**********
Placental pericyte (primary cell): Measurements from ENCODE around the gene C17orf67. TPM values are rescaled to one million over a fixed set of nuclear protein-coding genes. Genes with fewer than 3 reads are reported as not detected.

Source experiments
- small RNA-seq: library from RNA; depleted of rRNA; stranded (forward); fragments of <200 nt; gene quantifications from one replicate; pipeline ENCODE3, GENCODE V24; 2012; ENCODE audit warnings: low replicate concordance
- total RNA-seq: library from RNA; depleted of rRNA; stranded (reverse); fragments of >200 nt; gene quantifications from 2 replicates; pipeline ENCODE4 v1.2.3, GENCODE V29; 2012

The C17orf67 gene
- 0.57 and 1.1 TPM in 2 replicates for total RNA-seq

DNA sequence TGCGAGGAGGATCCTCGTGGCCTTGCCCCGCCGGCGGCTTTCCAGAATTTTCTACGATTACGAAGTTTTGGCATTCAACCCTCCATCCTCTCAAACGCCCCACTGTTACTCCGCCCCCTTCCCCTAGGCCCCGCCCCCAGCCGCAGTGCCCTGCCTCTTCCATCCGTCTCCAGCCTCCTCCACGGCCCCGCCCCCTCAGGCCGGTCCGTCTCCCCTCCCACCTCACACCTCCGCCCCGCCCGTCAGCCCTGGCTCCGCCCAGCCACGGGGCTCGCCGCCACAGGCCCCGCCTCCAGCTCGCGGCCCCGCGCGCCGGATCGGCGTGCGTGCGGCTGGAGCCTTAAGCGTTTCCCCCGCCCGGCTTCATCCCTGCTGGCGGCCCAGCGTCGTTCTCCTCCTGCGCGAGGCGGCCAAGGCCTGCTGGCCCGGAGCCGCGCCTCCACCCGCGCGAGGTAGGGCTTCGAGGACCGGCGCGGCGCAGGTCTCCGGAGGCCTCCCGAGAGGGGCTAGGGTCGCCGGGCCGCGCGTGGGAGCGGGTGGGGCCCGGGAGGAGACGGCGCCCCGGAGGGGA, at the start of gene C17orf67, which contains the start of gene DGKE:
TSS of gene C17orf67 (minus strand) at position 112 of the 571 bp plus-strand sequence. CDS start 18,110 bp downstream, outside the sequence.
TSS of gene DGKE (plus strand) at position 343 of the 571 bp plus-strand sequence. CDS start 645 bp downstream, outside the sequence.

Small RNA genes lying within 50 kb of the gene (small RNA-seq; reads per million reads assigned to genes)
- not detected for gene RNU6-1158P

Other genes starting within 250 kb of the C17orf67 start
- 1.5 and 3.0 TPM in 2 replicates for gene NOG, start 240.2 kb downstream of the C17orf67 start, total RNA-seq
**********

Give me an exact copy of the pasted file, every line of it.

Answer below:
Placental pericyte (primary cell): Measurements from ENCODE around the gene C17orf67. TPM values are rescaled to one million over a fixed set of nuclear protein-coding genes. Genes with fewer than 3 reads are reported as not detected.

Source experiments
- small RNA-seq: library from RNA; depleted of rRNA; stranded (forward); fragments of <200 nt; gene quantifications from one replicate; pipeline ENCODE3, GENCODE V24; 2012; ENCODE audit warnings: low replicate concordance
- total RNA-seq: library from RNA; depleted of rRNA; stranded (reverse); fragments of >200 nt; gene quantifications from 2 replicates; pipeline ENCODE4 v1.2.3, GENCODE V29; 2012

The C17orf67 gene
- 0.57 and 1.1 TPM in 2 replicates for total RNA-seq

DNA sequence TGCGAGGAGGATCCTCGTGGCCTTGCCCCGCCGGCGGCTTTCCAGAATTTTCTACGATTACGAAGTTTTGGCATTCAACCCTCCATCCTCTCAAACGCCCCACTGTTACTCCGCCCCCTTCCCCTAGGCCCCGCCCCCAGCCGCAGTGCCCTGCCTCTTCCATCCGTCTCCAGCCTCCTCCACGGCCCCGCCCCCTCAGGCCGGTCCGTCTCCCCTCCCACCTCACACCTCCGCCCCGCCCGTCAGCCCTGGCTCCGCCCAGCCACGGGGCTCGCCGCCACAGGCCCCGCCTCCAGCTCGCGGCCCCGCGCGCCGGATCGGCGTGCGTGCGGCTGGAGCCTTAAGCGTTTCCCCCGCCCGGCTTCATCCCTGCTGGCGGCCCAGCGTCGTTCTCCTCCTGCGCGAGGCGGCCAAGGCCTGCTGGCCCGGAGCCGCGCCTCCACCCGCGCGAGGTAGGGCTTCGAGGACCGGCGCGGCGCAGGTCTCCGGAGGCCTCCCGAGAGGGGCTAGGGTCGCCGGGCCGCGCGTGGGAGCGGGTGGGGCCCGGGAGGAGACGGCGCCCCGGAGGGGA, at the start of gene C17orf67, which contains the start of gene DGKE:
TSS of gene C17orf67 (minus strand) at position 112 of the 571 bp plus-strand sequence. CDS start 18,110 bp downstream, outside the sequence.
TSS of gene DGKE (plus strand) at position 343 of the 571 bp plus-strand sequence. CDS start 645 bp downstream, outside the sequence.

Small RNA genes lying within 50 kb of the gene (small RNA-seq; reads per million reads assigned to genes)
- not detected for gene RNU6-1158P

Other genes starting within 250 kb of the C17orf67 start
- 1.5 and 3.0 TPM in 2 replicates for gene NOG, start 240.2 kb downstream of the C17orf67 start, total RNA-seq